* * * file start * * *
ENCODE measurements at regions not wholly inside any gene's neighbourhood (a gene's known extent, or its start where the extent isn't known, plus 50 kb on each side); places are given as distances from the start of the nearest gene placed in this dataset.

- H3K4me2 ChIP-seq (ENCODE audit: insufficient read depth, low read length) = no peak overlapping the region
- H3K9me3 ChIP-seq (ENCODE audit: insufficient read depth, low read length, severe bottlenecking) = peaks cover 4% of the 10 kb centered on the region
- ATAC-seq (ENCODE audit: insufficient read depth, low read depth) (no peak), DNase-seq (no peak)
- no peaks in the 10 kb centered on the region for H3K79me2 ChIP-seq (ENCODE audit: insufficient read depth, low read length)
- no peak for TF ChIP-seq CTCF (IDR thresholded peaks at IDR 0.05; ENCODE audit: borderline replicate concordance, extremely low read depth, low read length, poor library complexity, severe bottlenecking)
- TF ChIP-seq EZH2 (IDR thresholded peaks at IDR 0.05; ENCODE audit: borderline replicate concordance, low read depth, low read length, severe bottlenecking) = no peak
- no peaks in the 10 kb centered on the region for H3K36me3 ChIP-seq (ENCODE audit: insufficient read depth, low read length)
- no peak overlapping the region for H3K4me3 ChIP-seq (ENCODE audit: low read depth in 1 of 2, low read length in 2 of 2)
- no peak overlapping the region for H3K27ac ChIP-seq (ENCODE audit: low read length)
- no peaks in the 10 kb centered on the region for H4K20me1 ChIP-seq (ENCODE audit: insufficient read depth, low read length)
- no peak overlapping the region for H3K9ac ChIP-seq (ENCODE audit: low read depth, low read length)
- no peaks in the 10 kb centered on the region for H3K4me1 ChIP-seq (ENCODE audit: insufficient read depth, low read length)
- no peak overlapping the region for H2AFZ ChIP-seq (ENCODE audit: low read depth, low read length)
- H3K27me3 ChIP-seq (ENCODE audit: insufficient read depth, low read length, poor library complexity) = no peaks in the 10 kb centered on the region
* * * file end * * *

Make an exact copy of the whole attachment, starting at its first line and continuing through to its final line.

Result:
ENCODE measurements at regions not wholly inside any gene's neighbourhood (a gene's known extent, or its start where the extent isn't known, plus 50 kb on each side); places are given as distances from the start of the nearest gene placed in this dataset.

- H3K4me2 ChIP-seq (ENCODE audit: insufficient read depth, low read length) = no peak overlapping the region
- H3K9me3 ChIP-seq (ENCODE audit: insufficient read depth, low read length, severe bottlenecking) = peaks cover 4% of the 10 kb centered on the region
- ATAC-seq (ENCODE audit: insufficient read depth, low read depth) (no peak), DNase-seq (no peak)
- no peaks in the 10 kb centered on the region for H3K79me2 ChIP-seq (ENCODE audit: insufficient read depth, low read length)
- no peak for TF ChIP-seq CTCF (IDR thresholded peaks at IDR 0.05; ENCODE audit: borderline replicate concordance, extremely low read depth, low read length, poor library complexity, severe bottlenecking)
- TF ChIP-seq EZH2 (IDR thresholded peaks at IDR 0.05; ENCODE audit: borderline replicate concordance, low read depth, low read length, severe bottlenecking) = no peak
- no peaks in the 10 kb centered on the region for H3K36me3 ChIP-seq (ENCODE audit: insufficient read depth, low read length)
- no peak overlapping the region for H3K4me3 ChIP-seq (ENCODE audit: low read depth in 1 of 2, low read length in 2 of 2)
- no peak overlapping the region for H3K27ac ChIP-seq (ENCODE audit: low read length)
- no peaks in the 10 kb centered on the region for H4K20me1 ChIP-seq (ENCODE audit: insufficient read depth, low read length)
- no peak overlapping the region for H3K9ac ChIP-seq (ENCODE audit: low read depth, low read length)
- no peaks in the 10 kb centered on the region for H3K4me1 ChIP-seq (ENCODE audit: insufficient read depth, low read length)
- no peak overlapping the region for H2AFZ ChIP-seq (ENCODE audit: low read depth, low read length)
- H3K27me3 ChIP-seq (ENCODE audit: insufficient read depth, low read length, poor library complexity) = no peaks in the 10 kb centered on the region